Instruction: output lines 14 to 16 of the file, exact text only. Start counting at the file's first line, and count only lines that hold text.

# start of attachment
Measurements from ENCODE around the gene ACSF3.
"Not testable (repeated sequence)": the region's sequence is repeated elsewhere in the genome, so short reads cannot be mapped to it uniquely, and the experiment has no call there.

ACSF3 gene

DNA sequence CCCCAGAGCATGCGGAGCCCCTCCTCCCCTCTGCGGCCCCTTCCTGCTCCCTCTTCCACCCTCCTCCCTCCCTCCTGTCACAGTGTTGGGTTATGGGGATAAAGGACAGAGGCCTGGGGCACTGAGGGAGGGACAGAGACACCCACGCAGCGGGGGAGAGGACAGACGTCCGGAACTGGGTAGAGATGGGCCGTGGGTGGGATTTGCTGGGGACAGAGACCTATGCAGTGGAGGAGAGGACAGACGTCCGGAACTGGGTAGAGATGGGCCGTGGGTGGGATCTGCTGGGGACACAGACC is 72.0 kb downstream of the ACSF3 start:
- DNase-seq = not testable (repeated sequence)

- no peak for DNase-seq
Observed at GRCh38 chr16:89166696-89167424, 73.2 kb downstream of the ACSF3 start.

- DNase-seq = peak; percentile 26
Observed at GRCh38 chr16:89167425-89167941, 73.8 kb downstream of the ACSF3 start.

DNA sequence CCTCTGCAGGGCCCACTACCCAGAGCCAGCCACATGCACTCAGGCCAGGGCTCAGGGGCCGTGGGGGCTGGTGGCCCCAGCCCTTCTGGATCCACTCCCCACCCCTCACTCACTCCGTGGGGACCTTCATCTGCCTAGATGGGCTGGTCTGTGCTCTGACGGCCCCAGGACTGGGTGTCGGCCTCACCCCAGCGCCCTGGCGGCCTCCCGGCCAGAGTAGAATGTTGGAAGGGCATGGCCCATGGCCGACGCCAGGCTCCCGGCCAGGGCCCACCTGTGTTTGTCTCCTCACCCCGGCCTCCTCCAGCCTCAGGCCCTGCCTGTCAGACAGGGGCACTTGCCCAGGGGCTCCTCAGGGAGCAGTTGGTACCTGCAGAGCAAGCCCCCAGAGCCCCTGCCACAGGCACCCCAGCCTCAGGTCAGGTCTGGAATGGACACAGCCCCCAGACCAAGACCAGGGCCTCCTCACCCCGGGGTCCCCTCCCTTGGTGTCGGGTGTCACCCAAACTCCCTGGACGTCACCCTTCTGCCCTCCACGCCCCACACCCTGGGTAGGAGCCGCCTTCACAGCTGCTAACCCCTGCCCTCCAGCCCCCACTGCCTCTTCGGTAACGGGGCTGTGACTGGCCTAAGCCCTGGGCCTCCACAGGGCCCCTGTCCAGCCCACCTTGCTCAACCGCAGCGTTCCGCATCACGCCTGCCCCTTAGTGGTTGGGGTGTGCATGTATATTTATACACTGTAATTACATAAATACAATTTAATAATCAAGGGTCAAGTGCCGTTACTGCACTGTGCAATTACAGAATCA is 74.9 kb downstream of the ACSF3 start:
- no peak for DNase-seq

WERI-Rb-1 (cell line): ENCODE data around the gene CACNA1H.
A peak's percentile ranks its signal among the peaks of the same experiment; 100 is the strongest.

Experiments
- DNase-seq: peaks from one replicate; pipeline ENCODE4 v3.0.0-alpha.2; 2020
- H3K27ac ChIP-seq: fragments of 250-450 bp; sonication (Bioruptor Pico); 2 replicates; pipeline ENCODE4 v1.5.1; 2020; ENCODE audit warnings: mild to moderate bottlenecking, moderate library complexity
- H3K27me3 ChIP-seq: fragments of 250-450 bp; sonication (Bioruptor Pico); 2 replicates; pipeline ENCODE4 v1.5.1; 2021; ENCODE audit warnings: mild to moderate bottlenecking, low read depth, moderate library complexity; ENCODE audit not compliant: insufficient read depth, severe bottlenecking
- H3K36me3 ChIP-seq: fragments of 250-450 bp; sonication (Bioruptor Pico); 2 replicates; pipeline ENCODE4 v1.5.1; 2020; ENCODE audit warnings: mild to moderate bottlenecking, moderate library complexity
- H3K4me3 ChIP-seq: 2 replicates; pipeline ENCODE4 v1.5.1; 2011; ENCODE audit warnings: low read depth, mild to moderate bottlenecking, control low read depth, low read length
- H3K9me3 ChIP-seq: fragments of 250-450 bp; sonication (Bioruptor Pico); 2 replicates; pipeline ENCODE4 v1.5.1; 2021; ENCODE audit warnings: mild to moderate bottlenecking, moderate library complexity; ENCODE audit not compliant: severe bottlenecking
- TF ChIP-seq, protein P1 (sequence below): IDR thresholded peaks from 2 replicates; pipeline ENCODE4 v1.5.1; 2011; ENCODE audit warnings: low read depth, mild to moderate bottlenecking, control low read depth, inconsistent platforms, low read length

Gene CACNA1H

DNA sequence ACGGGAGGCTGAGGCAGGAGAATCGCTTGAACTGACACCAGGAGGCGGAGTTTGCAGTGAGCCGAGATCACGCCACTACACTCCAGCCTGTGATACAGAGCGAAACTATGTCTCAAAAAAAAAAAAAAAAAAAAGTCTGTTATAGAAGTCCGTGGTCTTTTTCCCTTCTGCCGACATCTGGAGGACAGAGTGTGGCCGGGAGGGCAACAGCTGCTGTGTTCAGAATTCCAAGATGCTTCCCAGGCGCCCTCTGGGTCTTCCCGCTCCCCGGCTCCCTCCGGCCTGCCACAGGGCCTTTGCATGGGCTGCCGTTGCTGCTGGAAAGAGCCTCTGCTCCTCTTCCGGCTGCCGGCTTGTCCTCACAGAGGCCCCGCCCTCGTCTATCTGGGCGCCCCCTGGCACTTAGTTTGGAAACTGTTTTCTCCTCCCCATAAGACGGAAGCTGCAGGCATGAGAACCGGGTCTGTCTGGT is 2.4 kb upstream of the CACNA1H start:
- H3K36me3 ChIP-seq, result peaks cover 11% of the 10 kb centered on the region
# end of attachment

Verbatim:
Experiments
- DNase-seq: peaks from one replicate; pipeline ENCODE4 v3.0.0-alpha.2; 2020
- H3K27ac ChIP-seq: fragments of 250-450 bp; sonication (Bioruptor Pico); 2 replicates; pipeline ENCODE4 v1.5.1; 2020; ENCODE audit warnings: mild to moderate bottlenecking, moderate library complexity